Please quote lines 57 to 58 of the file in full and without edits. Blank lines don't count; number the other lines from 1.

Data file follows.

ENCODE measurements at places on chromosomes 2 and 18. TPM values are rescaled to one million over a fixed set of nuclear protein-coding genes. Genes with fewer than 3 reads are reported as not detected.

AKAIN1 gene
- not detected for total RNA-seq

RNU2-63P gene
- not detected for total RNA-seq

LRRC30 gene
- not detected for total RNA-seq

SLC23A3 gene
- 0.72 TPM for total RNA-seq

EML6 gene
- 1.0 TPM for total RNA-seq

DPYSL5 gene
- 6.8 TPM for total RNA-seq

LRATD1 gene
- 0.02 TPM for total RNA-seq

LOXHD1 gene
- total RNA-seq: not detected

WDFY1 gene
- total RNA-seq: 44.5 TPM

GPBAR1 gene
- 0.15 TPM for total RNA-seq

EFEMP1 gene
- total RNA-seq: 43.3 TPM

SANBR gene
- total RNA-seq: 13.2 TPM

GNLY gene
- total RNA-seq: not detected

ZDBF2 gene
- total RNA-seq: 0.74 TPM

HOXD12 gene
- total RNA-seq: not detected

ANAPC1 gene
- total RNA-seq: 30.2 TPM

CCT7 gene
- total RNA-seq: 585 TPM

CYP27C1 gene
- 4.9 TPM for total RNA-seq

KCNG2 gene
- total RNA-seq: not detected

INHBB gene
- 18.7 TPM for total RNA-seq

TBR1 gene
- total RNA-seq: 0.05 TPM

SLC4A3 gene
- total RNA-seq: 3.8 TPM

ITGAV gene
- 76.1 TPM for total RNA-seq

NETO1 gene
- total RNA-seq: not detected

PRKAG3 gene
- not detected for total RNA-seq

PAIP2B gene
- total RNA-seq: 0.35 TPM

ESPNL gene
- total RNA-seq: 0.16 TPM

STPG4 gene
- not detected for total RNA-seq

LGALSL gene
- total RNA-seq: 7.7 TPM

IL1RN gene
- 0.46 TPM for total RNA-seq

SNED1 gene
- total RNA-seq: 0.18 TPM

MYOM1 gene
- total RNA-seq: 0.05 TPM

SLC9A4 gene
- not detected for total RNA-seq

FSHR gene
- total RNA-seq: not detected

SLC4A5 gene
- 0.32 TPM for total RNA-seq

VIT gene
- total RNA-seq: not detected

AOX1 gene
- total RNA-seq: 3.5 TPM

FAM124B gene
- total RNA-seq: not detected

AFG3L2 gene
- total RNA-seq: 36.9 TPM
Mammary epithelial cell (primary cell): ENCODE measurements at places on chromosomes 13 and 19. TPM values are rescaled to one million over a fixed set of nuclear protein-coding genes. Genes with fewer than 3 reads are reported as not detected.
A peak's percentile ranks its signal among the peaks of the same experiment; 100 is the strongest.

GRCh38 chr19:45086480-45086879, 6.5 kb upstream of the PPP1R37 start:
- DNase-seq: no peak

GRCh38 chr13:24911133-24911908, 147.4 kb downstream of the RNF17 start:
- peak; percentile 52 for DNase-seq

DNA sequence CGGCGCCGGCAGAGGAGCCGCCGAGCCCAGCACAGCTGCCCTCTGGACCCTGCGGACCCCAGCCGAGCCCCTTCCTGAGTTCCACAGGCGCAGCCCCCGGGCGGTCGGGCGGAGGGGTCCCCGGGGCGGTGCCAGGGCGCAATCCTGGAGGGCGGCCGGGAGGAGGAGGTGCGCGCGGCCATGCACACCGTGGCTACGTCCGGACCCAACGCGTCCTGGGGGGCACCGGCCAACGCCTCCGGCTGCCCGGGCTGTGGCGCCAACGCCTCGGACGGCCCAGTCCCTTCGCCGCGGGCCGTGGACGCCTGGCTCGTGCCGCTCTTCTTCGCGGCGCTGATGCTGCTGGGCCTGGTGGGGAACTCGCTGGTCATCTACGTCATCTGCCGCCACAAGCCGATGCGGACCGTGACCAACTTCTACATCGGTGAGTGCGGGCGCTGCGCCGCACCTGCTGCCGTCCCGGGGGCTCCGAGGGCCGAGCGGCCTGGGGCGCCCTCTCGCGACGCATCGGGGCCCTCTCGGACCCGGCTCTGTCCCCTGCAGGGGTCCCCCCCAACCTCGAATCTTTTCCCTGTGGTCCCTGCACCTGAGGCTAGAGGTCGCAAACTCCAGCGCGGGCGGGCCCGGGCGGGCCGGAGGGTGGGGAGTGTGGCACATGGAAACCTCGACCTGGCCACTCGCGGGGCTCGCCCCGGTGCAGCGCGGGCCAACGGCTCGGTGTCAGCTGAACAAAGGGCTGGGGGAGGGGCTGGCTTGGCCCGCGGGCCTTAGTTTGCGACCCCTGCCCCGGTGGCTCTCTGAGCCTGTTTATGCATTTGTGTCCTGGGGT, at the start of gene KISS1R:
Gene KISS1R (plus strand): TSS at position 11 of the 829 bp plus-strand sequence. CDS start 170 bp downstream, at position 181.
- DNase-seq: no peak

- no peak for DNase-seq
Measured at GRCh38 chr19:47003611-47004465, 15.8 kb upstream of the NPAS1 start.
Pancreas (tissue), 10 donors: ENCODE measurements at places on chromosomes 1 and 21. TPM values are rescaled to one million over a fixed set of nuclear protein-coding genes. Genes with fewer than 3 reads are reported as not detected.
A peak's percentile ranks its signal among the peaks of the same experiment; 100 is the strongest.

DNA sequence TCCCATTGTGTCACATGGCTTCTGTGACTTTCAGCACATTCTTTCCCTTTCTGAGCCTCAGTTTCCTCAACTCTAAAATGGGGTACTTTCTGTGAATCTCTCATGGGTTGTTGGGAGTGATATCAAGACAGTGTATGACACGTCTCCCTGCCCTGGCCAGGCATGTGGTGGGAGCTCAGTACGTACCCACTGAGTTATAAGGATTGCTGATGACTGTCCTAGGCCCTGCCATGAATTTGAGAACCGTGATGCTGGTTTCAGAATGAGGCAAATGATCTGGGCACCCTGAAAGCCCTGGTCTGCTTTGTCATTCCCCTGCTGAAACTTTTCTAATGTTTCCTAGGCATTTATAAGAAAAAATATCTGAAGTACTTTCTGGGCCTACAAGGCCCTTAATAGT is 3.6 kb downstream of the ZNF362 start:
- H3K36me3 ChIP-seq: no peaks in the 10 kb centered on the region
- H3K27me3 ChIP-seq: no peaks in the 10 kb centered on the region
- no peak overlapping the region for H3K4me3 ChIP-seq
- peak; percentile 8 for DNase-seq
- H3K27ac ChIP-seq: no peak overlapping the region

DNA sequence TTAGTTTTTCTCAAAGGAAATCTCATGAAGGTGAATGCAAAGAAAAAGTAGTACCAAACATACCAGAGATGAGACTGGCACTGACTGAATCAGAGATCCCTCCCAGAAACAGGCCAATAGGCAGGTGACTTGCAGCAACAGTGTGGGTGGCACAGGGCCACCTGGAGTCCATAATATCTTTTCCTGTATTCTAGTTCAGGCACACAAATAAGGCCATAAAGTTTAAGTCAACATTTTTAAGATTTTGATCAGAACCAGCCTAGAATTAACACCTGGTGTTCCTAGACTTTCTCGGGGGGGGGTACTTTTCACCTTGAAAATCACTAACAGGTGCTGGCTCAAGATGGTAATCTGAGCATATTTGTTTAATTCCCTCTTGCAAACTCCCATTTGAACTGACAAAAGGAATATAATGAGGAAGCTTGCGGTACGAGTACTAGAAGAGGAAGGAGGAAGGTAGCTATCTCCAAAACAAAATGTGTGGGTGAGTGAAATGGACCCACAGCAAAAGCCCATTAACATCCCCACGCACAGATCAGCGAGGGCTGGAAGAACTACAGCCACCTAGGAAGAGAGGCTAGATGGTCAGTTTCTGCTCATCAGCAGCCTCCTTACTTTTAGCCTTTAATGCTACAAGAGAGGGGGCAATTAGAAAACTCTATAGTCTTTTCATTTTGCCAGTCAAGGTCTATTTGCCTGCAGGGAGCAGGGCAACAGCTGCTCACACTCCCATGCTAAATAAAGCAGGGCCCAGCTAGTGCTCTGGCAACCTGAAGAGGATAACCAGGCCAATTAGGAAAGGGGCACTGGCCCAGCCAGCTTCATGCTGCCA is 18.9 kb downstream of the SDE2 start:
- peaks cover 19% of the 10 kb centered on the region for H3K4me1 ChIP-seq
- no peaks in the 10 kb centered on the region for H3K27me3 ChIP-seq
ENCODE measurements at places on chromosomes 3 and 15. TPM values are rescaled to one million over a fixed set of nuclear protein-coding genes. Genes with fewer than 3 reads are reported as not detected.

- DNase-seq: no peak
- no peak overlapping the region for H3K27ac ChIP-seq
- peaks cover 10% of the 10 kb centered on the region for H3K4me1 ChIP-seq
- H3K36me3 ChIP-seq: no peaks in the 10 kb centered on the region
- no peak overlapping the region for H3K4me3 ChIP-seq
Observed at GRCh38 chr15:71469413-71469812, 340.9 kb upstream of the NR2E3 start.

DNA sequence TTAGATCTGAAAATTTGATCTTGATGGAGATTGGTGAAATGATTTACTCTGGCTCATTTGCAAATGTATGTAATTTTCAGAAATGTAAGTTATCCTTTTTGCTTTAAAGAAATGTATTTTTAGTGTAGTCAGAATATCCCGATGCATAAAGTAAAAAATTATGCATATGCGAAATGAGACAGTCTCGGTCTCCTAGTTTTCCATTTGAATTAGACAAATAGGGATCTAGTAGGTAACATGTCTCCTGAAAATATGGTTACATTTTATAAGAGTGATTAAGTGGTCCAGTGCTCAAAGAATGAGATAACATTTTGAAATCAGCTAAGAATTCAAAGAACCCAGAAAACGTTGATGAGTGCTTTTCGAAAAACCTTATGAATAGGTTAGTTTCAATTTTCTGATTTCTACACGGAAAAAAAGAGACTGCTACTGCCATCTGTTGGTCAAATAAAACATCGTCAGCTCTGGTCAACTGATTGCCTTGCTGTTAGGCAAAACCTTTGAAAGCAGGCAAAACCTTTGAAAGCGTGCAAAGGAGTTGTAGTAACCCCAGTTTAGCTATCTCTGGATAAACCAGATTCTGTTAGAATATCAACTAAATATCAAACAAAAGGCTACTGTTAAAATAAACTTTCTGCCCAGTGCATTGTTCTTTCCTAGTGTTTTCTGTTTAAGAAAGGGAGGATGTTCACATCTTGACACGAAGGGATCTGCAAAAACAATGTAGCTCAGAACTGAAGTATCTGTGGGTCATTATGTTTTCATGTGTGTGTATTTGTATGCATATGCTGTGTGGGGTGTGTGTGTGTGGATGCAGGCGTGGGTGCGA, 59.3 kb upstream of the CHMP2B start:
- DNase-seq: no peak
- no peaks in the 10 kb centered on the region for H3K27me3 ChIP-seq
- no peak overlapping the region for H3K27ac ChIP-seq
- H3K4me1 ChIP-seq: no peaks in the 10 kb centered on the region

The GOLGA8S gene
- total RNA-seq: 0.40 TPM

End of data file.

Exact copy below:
- not detected for total RNA-seq

LGALSL gene